You can always trust Swedish musicians with synthesisers. Be it synthpop, EBM, dance music or whatever-you-call-that-stuff-Cold Meat Industry-used-to-put-out, Sweden has always been a go-to nation for those with a taste for synthetic aural texture (oh, and Brutal Resonance originates from there, too!). And one of the countries most creative exponents is Henrik Björkk, known to me for MZ-412 and Pouppée Fabrikk, possibly known to you for one of his numerous other projects, but known to all of us for the next few paragraphs as Angst. Mathias Pettersson forms the drumming half of the project, but I can't tell you what bands he's been in as this is a far-from-uncommon Nordic name!

Whilst it would be easy to describe this project as 'REALLY old school EBM', that is more a reflection of the artists musical background and likely end audience than a precise musical definition. Whilst not totally dissimilar to the DAF wannabes of the world (hi there, Jaeger 90!) with the predominantly one synth-one drumkit-one voice approach, this project also has aesthetic similarity with the synthier works of Throbbing Gristle and Monte Cazzazza. And that surprised me. I once said anyone that tried to replicate the style of the industrial pioneers would end up stuck in one of the more contemporary subgenres that emerged. Wrong again!

Oh, and just to really give the project an esoteric edge, the vocals are in Swedish. This wouldn't seem so unusual if it wasn't so common for Swedish bands to use the English language. I'm not saying that's a bad a bad thing - it makes the music more accessible to a wider audience, and most Swedish musicians know the language well enough to write good lyrics. But it's nice to see their national tongue get some love, too. OK, to me, the lingustically-ignorant Englishman, it's all sounds like Norse code, but this is not a style of music where deep lyrical insights are necessary. A few key phrases you can drag through Google translate and you get the idea. The tone of the Swedish language definitely fits this style of music, and that's what matters most here.

The album kicks of with "Välj", a rough synth line, drum stop and spoken-word Swedish essentially distilling the roots of classic EBM down to their most basic form and recreating them here, setting the tone for the album as a whole. The texture don't get any smother on "Klasskamp", the grating electronics almost purposely painful to listen to. Have to admit to skipping over this one after the first few listens.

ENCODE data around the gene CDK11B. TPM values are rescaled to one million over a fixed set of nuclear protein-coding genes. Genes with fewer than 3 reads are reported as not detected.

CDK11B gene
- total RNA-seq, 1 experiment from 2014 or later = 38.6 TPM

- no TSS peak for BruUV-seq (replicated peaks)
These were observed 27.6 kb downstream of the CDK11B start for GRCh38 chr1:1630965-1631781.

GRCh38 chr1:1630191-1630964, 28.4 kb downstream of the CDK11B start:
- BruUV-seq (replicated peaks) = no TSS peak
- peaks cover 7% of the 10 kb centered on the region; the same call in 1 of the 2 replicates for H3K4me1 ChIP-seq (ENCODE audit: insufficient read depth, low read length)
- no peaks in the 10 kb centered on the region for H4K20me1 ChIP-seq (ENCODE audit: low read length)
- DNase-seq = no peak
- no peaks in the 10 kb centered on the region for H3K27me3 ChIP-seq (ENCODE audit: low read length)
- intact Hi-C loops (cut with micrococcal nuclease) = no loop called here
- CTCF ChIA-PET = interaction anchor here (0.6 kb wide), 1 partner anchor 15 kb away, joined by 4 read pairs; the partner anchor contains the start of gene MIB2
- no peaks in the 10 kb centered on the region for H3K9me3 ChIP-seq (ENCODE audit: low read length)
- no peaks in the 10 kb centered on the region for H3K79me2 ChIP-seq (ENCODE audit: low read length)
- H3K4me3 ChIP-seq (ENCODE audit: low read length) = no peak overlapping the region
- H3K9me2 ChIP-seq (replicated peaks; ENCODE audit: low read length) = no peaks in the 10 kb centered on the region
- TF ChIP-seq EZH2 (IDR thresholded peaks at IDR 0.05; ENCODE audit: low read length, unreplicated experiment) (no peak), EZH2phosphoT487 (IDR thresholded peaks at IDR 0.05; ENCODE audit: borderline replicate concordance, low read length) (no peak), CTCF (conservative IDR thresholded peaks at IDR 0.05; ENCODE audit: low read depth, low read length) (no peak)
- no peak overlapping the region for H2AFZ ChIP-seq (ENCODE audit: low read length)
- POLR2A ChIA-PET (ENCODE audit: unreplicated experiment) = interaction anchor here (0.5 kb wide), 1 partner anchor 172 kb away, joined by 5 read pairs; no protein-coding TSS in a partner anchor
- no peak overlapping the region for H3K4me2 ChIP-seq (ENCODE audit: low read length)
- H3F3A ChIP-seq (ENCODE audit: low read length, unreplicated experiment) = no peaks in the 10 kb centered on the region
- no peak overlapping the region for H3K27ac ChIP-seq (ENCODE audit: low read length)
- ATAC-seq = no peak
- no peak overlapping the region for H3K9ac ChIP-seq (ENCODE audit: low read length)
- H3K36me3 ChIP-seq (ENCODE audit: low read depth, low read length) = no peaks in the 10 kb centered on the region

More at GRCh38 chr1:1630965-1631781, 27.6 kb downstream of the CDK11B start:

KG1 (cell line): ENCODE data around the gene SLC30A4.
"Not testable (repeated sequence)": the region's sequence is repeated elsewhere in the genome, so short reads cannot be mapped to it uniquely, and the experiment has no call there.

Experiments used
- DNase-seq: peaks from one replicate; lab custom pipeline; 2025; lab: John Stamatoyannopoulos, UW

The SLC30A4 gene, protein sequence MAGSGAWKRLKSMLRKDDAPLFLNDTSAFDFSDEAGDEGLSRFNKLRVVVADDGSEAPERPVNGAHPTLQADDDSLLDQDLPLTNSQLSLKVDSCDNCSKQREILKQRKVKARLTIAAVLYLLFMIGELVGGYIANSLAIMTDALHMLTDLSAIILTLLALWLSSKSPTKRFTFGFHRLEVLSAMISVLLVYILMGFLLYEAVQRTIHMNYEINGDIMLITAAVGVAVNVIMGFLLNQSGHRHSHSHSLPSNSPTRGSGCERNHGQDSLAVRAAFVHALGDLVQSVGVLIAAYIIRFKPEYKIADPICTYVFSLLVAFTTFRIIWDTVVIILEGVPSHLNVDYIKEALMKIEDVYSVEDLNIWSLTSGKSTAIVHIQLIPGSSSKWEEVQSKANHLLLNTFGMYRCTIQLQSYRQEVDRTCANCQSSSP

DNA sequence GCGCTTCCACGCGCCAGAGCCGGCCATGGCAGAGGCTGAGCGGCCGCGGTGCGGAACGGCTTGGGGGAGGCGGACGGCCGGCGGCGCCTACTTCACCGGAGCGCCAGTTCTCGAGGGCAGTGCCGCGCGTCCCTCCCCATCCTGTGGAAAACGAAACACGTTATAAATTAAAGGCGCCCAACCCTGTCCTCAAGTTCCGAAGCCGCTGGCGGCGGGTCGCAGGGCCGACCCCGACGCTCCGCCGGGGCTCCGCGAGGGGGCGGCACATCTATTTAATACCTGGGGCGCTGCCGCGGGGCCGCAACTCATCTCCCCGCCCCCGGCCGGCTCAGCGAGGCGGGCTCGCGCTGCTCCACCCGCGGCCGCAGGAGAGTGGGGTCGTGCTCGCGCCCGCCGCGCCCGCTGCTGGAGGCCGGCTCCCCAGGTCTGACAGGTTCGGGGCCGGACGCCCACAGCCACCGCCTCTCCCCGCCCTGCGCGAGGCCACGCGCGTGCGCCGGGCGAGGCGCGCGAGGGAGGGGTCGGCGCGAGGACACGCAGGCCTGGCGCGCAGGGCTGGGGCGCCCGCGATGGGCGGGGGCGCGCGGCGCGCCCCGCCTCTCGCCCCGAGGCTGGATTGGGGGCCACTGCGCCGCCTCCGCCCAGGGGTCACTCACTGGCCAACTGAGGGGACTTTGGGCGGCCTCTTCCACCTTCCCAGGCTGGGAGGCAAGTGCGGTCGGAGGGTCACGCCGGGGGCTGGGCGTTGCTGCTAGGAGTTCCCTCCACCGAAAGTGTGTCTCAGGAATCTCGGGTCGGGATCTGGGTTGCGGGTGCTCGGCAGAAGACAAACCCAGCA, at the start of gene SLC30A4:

"Konstant" is reliant (some may say too reliant) on the urgent drumming driving the song through it's sub-3 minute duration, whilst "Dumma Saker" adds new levels of 'nothing at all' to the minimal synth genre and "DDR" meanders more than seems possible for songs built on such basic principles. Anyone worrying that an initially-promising project may be losing direction need only wait for (or skip to) "Underbar". Detuned synth pulses, uptempo drums and a vocal delivery that nails the 'Gabi Delgado's Swedish cousin' vibe they've been aiming for since track 1.

And dancefloors may remain filled for "Vin Blod Sex Mod", built as it is on similar principles, before things get esoteric again for "Krav". It's another stripped-down affair, appealing as much to those people who buy those 'Electronic Pioneer' compilations as the old-school EBMers who are ten times more likely to know this project even exists.

A raucous "Sanning" keeps the interest level high, and whilst "Rädda Barn" never really comes together, the album still delivers one final highlight with "Står Still". A slow, steady drum stomp, big on the ride cymbals links well with the synth sequence and vocals, proving that sometimes it's best not to get too indulgent with sonic experimentation when there's a decent tune in the offing. That only leave "Utfärd", a noisy outro for those who "like a bit of rough" in the analog synth department.

And so ends what is either a nostalgic revival of old sounds for old EBM-heads, or a history lesson for the late arrivals to the scene as to where industrial and EBM music were at least partially rooted. Co-incidentally, the album title sits alphabetically next to Nitzer Ebb's 'That Total Age' on my iPod, and I immediately switched to this album as a kind of 'EBM History - Lesson 2'. For now though, it's a good debut album for the project, occasionally self-conciously or self-indulgently too experimental for it's own good, but solid for the balance of it's duration. Sep 23 2014

Jonny Hall

info@brutalresonance.com
Writer and contributor on Brutal Resonance

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Started in spring 2009, Brutal Resonance quickly grew from a Swedish based netzine into an established International zine of the highest standard.